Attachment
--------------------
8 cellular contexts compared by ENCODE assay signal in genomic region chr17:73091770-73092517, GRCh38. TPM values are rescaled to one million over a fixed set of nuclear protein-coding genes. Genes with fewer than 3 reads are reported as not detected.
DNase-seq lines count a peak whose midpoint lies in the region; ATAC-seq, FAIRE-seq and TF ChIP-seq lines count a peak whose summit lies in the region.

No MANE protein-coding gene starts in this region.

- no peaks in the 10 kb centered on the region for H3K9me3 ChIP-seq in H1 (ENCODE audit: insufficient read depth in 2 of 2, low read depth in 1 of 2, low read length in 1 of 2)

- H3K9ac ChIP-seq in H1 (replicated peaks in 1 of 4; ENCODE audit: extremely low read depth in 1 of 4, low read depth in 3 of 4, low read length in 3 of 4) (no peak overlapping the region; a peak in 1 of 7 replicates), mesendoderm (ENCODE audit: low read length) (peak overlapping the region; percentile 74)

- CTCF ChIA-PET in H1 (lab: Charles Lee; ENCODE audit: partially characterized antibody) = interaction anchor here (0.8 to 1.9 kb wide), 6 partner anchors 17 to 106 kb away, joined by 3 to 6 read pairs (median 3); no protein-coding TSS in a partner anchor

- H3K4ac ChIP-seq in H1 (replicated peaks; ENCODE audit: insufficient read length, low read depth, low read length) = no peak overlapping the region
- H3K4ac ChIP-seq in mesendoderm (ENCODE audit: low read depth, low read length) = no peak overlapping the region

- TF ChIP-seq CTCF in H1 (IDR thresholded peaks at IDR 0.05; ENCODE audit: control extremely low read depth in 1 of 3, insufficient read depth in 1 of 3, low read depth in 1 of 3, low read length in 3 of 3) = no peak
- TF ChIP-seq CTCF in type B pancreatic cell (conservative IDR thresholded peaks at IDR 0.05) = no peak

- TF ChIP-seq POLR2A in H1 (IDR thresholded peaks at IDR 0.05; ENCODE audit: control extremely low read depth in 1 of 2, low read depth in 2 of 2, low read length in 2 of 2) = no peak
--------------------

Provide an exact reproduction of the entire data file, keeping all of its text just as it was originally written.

8 cellular contexts compared by ENCODE assay signal in genomic region chr17:73091770-73092517, GRCh38. TPM values are rescaled to one million over a fixed set of nuclear protein-coding genes. Genes with fewer than 3 reads are reported as not detected.
DNase-seq lines count a peak whose midpoint lies in the region; ATAC-seq, FAIRE-seq and TF ChIP-seq lines count a peak whose summit lies in the region.

No MANE protein-coding gene starts in this region.

- no peaks in the 10 kb centered on the region for H3K9me3 ChIP-seq in H1 (ENCODE audit: insufficient read depth in 2 of 2, low read depth in 1 of 2, low read length in 1 of 2)

- H3K9ac ChIP-seq in H1 (replicated peaks in 1 of 4; ENCODE audit: extremely low read depth in 1 of 4, low read depth in 3 of 4, low read length in 3 of 4) (no peak overlapping the region; a peak in 1 of 7 replicates), mesendoderm (ENCODE audit: low read length) (peak overlapping the region; percentile 74)

- CTCF ChIA-PET in H1 (lab: Charles Lee; ENCODE audit: partially characterized antibody) = interaction anchor here (0.8 to 1.9 kb wide), 6 partner anchors 17 to 106 kb away, joined by 3 to 6 read pairs (median 3); no protein-coding TSS in a partner anchor

- H3K4ac ChIP-seq in H1 (replicated peaks; ENCODE audit: insufficient read length, low read depth, low read length) = no peak overlapping the region
- H3K4ac ChIP-seq in mesendoderm (ENCODE audit: low read depth, low read length) = no peak overlapping the region

- TF ChIP-seq CTCF in H1 (IDR thresholded peaks at IDR 0.05; ENCODE audit: control extremely low read depth in 1 of 3, insufficient read depth in 1 of 3, low read depth in 1 of 3, low read length in 3 of 3) = no peak
- TF ChIP-seq CTCF in type B pancreatic cell (conservative IDR thresholded peaks at IDR 0.05) = no peak

- TF ChIP-seq POLR2A in H1 (IDR thresholded peaks at IDR 0.05; ENCODE audit: control extremely low read depth in 1 of 2, low read depth in 2 of 2, low read length in 2 of 2) = no peak